Both insurance carriers initially denied the claim.  After submitting an appeal, LINCOLN looked at the evidence and concluded that the claim was covered.  CIGNA, on the other hand, ignored the evidence and looked for excuses to deny the claim.  This has resulted in a lawsuit against CIGNA, which we believe will result in payment of the claim.

Denials of Accidental Death claims, due to the standard exclusion for death caused by “sickness or disease or the treatment thereof” are often improper.  If you find yourself in the unfortunate situation of our client in this case, make sure to consult with an experienced attorney to help you with your claim.

November 20th, 2014

The Ninth Circuit Court of Appeals in Salomaa v. Honda LTD Plan 637 F.3d 958 found that CIGNA’s Insurance Company’s decision to deny disability benefits to a claimant with chronic fatigue syndrome was illogical, implausible and without support because:

  • Every doctor who personally examined the insured concluded that he was disabled;
  • The Plan Administrator demanded objective tests to establish the existence of a condition for which there are no objective tests;
  • The Administrator failed to consider the Social Security Disability Award;
  • The reasons for denial shifted as they were refuted, were largely unsupported by the medical file, and only the denial stayed constant;
  • The Plan Administrator failed to engage in the required “meaningful dialogue.”

The Court found that in a disability claim that turned upon subjective evidence, such as the amount of a claimant’s pain and fatigue, it was an abuse of discretion for the insurer to rely solely upon doctors who merely reviewed the records without examining the patient when there was a uniformity of agreement by treating physicians what the individual was disabled.

Another important feature of the case was the Ninth Circuit confirming that CIGNA’s physician report is one of the documents that the Plan is required to provide the claimant as part of its duty to provide a full and fair review.  Most importantly, the Court held that these physicians’ reports must be provided prior to a final determination.  This allows the claimant or his/her physician to comment on or rebut the insurer’s physician report prior to a final determination on appeal.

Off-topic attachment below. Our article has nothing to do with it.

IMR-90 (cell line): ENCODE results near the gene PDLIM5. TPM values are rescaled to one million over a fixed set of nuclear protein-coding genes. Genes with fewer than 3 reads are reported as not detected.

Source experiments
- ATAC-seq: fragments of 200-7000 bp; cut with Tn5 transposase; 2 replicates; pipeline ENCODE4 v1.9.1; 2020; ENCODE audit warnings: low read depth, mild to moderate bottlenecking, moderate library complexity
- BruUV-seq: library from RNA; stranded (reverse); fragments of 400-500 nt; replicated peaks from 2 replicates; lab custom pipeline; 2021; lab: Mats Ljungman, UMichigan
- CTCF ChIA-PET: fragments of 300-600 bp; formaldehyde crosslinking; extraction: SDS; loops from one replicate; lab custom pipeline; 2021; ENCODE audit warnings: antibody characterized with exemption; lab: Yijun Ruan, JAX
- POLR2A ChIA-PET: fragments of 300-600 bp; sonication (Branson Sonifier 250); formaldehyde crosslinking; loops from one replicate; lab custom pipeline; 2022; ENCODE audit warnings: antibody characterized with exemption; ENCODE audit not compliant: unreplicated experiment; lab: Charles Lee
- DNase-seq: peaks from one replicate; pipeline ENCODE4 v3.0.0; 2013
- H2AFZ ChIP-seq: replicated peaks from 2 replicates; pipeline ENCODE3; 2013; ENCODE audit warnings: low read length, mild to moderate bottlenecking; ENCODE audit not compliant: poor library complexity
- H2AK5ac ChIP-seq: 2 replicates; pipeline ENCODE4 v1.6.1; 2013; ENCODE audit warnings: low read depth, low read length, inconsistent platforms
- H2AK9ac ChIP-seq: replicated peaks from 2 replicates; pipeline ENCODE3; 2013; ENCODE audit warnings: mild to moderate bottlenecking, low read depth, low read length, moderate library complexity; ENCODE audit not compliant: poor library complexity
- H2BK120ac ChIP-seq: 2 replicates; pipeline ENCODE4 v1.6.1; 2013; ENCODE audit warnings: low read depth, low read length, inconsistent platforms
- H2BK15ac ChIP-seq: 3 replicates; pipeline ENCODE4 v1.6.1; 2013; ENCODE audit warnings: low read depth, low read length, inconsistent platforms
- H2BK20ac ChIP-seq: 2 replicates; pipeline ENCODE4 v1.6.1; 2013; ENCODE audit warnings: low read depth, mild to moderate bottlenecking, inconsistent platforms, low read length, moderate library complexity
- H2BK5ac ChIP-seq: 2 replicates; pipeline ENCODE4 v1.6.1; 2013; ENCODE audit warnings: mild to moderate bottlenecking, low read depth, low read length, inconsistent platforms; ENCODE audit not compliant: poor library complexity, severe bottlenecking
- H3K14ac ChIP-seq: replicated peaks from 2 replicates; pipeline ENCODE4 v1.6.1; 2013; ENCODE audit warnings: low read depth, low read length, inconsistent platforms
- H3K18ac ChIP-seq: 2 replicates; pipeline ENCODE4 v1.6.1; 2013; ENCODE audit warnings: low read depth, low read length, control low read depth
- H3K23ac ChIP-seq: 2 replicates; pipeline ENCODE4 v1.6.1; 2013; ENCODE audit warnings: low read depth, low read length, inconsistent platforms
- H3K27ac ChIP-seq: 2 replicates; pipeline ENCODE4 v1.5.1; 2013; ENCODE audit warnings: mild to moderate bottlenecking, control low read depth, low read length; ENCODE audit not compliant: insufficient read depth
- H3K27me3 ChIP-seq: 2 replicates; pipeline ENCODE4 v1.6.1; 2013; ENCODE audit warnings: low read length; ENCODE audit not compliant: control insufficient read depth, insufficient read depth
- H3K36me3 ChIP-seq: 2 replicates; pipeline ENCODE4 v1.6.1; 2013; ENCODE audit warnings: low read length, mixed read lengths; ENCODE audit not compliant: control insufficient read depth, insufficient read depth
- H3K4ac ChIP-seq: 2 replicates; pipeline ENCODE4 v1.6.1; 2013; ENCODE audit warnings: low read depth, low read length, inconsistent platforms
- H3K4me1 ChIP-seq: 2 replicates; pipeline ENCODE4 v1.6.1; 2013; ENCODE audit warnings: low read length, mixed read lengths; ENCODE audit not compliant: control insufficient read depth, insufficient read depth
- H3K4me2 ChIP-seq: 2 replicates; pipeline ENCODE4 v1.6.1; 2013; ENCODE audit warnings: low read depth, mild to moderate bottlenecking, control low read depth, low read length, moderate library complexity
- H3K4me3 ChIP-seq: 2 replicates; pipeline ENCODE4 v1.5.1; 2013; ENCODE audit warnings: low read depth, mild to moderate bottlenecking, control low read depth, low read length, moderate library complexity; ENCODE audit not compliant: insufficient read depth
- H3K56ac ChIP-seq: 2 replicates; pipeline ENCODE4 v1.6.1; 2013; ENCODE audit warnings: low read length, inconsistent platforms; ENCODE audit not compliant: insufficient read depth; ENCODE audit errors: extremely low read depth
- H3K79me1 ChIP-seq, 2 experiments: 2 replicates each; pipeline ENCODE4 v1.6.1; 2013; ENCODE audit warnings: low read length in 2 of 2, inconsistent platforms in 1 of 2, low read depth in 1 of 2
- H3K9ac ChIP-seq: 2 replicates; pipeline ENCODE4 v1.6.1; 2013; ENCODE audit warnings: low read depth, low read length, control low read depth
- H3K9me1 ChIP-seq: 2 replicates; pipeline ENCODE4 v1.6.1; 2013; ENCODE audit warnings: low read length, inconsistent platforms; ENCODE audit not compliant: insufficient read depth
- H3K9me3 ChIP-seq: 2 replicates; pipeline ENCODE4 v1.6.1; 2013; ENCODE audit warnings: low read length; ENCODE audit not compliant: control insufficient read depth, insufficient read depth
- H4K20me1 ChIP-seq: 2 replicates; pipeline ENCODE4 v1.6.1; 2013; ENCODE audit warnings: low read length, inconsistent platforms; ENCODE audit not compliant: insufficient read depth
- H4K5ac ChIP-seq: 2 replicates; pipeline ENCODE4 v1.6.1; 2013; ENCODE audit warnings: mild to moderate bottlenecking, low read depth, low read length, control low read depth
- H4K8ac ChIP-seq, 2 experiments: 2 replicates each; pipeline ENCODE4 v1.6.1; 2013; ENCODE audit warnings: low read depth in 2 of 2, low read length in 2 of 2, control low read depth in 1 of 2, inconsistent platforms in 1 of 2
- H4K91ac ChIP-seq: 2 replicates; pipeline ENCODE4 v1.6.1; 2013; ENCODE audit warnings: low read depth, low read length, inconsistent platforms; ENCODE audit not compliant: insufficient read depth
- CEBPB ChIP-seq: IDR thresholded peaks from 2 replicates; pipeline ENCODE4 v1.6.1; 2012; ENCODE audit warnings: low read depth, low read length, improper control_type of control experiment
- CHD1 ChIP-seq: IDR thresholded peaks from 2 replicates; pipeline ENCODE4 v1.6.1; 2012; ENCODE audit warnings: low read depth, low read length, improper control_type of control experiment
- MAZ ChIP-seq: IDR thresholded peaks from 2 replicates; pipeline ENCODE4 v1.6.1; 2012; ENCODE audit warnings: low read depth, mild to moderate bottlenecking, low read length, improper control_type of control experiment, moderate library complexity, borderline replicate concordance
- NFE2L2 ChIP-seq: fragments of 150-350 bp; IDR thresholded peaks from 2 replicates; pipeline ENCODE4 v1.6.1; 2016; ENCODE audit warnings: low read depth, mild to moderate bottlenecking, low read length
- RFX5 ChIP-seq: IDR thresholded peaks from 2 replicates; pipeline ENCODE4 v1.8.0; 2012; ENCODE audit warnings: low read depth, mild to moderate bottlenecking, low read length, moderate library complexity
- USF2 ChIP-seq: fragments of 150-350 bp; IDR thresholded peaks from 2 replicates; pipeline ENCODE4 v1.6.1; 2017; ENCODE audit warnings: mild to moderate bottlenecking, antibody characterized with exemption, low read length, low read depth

November 20th, 2014

Posted In:

The Agent’s Commission is Their Motivation

The replacement of existing life insurance policies with new policies (referred to as twisting) is a practice that has been abused by insurance agents for decades.  Because the agent’s commission is heavily weighted toward the first year’s premiums (commissions equaling as much as 120% of first year’s premiums) their financial incentive is to convince clients to buy policies, not to service old policies.

The agent makes larger commissions when their client rolls over the cash value of their existing policy into a new policy because the cash value (often tens of thousands of dollars) becomes part of the first year’s premiums and the basis of the agent’s commission.

The replacement of an existing life insurance policy is almost never to the insured’s advantage because of the following:

  • Premiums on new policies are generally higher because you are older than when you purchased your existing policy and your health may be worse.
  • New policies may have high costs the first few years to cover the expense of selling and issuing the policy.
  • You may lose cash value built up in your existing policy because of surrender charges.
  • A new policy will contain a contestability clause that allows the insurance company to rescind the policy within the first two years.